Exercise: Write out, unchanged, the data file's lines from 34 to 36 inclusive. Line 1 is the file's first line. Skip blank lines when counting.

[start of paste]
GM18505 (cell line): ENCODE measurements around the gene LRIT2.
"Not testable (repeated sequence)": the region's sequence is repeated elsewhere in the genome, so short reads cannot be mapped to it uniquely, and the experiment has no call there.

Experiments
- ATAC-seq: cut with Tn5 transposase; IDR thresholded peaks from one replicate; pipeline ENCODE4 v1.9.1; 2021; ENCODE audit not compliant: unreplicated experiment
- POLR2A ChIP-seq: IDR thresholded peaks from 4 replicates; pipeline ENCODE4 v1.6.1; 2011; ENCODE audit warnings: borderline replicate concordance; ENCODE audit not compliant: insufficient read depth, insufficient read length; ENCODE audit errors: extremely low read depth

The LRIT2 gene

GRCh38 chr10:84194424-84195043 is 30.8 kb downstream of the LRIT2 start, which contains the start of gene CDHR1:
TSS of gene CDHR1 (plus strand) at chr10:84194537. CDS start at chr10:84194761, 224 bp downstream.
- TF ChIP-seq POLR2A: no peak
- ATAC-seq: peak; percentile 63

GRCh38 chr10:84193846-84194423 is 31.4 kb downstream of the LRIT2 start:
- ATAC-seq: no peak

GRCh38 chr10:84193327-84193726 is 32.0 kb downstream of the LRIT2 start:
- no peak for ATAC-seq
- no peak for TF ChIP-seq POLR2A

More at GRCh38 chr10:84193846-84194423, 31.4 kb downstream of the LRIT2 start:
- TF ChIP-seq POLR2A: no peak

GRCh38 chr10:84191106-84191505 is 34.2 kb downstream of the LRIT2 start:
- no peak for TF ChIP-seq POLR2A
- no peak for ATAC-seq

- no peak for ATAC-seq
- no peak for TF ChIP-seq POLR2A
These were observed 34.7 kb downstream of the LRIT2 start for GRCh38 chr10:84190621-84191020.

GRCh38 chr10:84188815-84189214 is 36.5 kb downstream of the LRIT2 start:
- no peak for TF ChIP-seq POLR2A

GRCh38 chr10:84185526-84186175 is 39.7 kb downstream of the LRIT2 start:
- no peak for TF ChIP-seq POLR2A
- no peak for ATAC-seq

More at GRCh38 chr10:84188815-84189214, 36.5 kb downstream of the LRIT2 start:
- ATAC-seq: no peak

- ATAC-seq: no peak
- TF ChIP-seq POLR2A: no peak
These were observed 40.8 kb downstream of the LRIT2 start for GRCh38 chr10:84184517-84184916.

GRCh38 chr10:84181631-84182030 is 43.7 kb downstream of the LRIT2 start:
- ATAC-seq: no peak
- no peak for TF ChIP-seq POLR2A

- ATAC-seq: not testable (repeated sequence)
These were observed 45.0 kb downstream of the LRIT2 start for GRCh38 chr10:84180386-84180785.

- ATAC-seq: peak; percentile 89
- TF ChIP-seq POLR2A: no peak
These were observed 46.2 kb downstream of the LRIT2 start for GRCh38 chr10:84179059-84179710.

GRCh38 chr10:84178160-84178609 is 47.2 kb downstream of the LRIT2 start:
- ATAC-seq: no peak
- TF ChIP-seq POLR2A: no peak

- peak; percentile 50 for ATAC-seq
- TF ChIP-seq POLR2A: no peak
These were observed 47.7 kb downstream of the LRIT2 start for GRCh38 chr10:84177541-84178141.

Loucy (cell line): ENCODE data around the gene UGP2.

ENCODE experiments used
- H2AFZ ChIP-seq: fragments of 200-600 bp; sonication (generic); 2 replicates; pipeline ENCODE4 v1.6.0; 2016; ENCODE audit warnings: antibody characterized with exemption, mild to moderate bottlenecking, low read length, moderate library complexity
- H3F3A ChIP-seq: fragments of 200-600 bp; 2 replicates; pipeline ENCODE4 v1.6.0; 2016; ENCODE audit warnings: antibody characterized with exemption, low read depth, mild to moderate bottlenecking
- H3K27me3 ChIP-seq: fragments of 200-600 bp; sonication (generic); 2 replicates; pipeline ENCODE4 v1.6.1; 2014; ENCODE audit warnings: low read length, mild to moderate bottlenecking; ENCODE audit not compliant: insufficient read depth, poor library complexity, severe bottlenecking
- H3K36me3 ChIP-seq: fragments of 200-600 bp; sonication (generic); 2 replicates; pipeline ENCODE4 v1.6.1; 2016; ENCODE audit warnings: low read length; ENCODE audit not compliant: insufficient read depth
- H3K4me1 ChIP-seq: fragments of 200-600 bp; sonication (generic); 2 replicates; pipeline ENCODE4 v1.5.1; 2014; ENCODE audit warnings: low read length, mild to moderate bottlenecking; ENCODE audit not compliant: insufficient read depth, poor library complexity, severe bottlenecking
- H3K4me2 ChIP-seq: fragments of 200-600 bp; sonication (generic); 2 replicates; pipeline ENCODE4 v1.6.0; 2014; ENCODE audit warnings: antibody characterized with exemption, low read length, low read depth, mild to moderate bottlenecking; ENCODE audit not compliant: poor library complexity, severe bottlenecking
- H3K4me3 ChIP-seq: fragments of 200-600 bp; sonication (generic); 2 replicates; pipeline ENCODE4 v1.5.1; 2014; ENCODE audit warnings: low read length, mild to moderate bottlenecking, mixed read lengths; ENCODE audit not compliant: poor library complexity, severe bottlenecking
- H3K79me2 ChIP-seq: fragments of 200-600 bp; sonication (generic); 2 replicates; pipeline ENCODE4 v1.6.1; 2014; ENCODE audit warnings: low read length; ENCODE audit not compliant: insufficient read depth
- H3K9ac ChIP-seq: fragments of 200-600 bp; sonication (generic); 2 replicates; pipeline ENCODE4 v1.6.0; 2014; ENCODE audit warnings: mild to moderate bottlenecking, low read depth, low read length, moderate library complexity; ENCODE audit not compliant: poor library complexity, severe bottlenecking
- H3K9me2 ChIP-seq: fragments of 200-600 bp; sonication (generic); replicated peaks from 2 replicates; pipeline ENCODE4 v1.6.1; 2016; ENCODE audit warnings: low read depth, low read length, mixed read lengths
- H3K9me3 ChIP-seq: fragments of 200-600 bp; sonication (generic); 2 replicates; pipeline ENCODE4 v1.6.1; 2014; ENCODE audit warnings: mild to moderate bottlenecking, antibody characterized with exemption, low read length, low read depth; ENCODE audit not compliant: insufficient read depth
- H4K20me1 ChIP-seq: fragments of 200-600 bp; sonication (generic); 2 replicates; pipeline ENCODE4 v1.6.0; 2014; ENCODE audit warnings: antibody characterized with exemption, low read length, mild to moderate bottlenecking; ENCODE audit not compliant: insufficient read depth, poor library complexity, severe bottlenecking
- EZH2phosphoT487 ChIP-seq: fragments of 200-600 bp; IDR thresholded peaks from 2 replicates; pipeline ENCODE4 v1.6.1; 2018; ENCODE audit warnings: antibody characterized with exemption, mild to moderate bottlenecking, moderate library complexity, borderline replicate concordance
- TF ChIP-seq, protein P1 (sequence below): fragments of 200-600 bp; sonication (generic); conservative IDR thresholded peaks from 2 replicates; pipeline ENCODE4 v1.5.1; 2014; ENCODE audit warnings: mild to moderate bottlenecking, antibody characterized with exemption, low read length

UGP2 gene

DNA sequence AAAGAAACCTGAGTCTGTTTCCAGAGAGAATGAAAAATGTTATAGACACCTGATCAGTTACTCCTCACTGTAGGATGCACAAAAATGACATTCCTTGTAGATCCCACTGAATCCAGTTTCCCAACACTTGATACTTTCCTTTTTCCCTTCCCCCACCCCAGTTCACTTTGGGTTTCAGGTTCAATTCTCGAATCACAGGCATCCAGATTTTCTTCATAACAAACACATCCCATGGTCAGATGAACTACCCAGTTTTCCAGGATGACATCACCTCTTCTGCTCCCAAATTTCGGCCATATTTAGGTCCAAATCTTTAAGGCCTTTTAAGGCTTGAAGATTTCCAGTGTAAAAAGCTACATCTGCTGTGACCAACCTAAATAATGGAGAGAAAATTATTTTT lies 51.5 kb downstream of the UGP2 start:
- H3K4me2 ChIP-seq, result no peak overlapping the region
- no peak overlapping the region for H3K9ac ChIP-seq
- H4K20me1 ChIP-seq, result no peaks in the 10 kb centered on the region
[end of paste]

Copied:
GRCh38 chr10:84181631-84182030 is 43.7 kb downstream of the LRIT2 start:
- ATAC-seq: no peak
- no peak for TF ChIP-seq POLR2A